While this can cause a lot of discomfort, you may find some comfort in the fact that hormonal birth control that contains estrogen can help make you more tolerant of stomach pain!
Estrogen can stimulate release of serotonin, which affects brain chemistry and may help reduce your body’s sensitivity to the abdominal pain, cramps or altered bowel habits.
Can Birth Control Cause Constipation?
One of the most common types of IBS, is IBS-C (constipated related IBS). When you eat, your intestinal muscles contract to move it along the digestive tract.
If things move too slowly, abdominal pain, cramping and bloating can occur.
Bowel habits tend to fluctuate during a menstrual cycle with most women experiencing more symptoms just prior to their periods due to a drop in hormone levels.
Many women can suffer from constipation during the menstrual cycle, but having additional estrogen in the body from hormonal birth control can sometimes exacerbate this and worsen IBS.
Can Birth Control Cause Flatulence?
The bad news is that birth control can cause flatulence, however during a menstrual cycle you may see an increase in flatulence anyway!
Being extra gassy is not a side effect of taking birth control, but if you see an increase in flatulence, then it could be a sign that your birth control is throwing your gut out of whack.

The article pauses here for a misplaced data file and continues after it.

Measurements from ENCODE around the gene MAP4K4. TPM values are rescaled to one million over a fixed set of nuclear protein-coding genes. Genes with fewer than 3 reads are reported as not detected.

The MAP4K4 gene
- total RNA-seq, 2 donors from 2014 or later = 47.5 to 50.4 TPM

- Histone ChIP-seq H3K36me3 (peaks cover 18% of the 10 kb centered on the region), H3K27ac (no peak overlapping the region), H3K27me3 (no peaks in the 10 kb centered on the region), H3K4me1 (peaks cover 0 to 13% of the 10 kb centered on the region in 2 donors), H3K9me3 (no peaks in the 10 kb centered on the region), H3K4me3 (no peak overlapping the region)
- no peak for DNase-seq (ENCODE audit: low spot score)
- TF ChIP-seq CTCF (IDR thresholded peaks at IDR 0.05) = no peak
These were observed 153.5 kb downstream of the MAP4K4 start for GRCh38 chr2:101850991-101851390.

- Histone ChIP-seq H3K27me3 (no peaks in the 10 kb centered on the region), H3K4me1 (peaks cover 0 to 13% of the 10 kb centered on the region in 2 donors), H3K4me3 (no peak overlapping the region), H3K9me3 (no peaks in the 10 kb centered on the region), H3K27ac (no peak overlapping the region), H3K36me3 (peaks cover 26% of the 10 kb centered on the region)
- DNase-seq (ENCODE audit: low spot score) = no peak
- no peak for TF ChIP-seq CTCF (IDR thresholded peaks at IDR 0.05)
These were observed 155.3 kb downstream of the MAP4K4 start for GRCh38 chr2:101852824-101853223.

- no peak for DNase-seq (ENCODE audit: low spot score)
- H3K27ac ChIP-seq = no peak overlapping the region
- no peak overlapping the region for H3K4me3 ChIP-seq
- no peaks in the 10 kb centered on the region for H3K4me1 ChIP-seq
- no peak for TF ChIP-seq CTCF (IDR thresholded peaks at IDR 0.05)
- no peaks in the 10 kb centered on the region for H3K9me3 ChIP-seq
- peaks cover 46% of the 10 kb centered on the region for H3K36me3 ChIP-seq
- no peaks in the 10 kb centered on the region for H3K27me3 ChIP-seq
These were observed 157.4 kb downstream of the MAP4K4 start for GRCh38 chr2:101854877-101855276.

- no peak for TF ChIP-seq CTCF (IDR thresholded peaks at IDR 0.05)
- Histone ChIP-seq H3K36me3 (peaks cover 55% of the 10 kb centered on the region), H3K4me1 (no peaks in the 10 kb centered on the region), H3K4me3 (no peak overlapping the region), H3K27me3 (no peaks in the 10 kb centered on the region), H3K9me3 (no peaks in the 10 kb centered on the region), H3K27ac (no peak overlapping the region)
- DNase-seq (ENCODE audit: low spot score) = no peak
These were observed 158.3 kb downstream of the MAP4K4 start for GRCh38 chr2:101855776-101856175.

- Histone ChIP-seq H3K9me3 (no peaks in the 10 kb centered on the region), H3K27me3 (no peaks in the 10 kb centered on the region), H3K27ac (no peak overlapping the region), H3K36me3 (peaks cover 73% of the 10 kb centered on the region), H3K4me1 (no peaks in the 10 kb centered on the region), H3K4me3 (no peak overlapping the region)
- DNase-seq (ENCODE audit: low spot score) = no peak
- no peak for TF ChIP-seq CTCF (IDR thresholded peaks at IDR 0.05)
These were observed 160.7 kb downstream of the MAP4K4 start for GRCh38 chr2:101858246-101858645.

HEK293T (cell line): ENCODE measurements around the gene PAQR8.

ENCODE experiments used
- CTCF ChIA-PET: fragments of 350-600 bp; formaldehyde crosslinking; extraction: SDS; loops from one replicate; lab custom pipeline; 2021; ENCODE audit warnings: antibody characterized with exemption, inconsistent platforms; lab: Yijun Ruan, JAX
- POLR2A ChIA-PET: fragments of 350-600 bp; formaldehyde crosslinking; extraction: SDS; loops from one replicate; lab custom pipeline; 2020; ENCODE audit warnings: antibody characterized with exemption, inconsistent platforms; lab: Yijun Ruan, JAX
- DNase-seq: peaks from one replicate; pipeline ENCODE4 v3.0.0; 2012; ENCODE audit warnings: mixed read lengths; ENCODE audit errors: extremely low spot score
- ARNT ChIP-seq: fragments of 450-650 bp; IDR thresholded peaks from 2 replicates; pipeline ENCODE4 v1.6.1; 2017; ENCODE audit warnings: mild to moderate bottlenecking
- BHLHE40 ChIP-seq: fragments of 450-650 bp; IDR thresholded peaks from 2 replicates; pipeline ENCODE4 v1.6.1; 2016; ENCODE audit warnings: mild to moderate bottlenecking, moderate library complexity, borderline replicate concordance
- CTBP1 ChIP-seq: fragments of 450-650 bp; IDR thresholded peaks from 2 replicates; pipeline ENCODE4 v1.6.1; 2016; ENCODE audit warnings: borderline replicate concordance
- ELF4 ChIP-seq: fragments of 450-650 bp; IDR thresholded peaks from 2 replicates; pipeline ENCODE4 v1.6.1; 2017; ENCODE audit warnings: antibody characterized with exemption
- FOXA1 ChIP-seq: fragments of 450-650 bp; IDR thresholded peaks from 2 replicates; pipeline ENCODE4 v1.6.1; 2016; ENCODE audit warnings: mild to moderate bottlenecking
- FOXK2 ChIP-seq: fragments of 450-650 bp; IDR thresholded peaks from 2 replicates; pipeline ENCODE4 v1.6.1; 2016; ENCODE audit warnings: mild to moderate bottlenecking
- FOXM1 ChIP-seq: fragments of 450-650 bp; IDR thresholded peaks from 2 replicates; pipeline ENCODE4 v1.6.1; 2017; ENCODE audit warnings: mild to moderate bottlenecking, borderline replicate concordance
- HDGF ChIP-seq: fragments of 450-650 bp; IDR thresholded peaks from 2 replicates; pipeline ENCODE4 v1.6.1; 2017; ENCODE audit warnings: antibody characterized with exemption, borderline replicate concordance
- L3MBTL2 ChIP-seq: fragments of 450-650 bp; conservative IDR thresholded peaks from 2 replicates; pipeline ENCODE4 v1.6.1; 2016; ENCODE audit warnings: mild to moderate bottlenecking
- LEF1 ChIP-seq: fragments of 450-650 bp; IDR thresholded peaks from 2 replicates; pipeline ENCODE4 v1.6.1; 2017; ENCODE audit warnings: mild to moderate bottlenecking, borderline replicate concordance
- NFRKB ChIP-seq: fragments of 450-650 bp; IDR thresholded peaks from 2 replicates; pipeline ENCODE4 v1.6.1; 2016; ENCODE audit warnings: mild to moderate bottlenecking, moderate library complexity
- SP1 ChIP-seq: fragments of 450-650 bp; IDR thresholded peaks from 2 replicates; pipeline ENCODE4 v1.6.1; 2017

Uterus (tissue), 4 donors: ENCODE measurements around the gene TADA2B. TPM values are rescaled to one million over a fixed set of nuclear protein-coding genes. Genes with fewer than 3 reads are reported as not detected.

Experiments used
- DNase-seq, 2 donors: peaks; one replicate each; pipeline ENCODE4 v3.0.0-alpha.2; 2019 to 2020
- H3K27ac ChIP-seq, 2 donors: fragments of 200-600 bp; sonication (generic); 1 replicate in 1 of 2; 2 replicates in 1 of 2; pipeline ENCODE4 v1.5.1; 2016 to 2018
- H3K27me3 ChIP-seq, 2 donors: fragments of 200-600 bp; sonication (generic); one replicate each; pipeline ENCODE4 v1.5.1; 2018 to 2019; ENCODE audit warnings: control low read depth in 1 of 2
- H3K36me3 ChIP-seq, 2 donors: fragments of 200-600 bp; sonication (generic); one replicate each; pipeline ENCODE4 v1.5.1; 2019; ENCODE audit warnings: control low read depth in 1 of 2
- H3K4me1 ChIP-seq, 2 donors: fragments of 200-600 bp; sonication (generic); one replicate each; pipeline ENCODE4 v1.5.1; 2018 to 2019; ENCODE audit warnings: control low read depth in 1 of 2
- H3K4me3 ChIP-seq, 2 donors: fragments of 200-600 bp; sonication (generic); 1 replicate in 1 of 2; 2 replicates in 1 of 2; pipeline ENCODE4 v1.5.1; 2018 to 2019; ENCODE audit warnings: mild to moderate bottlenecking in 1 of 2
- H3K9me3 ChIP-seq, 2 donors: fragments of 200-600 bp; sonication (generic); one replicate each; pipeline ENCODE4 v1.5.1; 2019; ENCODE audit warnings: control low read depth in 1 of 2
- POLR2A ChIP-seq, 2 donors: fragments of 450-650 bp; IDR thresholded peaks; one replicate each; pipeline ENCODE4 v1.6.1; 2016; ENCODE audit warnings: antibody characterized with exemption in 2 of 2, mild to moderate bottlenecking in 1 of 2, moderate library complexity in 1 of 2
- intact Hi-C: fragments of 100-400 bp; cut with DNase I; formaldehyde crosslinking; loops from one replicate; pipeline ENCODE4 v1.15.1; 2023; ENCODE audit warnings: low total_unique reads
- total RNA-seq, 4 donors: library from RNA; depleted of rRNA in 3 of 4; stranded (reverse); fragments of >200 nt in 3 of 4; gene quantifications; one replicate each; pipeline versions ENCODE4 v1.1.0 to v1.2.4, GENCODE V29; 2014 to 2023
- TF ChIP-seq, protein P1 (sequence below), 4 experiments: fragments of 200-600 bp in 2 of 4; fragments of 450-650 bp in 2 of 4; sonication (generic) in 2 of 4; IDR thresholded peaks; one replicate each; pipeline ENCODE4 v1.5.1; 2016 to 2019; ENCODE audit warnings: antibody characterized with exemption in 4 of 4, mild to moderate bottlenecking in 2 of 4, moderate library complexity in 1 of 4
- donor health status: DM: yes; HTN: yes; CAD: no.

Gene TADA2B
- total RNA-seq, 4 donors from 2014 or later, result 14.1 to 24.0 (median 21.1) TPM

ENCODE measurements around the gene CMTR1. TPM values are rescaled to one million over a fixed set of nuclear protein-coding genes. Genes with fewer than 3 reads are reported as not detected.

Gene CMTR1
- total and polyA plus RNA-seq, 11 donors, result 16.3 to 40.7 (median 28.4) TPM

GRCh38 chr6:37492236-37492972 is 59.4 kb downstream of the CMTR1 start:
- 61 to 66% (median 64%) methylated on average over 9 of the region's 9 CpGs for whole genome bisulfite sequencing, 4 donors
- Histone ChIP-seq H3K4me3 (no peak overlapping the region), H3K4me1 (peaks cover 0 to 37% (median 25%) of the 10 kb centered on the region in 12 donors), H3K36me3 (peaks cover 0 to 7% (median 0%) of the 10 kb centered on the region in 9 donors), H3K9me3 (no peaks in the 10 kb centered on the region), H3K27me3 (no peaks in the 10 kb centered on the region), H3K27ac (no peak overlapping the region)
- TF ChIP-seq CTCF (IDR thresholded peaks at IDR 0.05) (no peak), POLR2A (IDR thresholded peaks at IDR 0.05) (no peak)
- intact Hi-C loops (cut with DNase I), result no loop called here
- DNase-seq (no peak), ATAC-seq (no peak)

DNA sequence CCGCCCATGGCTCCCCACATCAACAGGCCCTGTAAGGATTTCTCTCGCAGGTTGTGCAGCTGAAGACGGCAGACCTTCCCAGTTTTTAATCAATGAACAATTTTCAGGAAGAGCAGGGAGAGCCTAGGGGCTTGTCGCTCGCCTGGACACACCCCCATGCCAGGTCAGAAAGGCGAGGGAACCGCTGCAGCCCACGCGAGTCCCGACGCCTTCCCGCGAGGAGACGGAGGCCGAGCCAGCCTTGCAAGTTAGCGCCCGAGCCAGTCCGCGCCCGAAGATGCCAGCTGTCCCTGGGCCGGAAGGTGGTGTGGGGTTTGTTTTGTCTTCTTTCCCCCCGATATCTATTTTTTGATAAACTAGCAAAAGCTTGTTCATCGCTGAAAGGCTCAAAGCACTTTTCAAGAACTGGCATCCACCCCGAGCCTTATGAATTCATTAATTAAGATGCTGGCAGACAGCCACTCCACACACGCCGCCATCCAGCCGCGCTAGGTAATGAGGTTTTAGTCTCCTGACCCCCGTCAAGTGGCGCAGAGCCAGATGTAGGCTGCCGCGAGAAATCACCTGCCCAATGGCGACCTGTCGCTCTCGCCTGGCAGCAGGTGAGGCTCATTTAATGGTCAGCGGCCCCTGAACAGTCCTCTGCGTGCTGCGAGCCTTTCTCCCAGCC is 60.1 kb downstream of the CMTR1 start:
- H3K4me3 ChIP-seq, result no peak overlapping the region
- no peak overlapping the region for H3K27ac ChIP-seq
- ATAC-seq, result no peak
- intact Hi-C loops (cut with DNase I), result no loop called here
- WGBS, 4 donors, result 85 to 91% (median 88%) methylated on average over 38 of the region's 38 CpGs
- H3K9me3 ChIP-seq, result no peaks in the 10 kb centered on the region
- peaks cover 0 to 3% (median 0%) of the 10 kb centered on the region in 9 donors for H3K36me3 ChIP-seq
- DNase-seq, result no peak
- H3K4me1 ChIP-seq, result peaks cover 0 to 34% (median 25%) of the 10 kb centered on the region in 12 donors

Hormonal birth control can cause fluid retention, bloating and often exacerbates constipation or diarrhea.
The gut is made up of a delicate microbiome, or what many people refer to as the gut flora.
This can be thrown out of balance when there is more bad bacteria than good bacteria in the microbiome, which can cause problems such as flatulence, diarrhea and constipation.
Hormones have been shown to influence the intestinal microbiome. This can upset the delicate balance of the digestive system, causing flatulence, diarrhea, cramps, stomach pains and constipation.
Most of the time, this happens due to something we call dysbiosis. This is when the gut flora, or the microbiome of your digestive system is thrown off by an influx of bad bacteria, which overwhelms the good bacteria.
This dysbiosis can lead to bloating, gas, and flatulence.
Can I Minimize My IBS Symptoms While On Birth Control?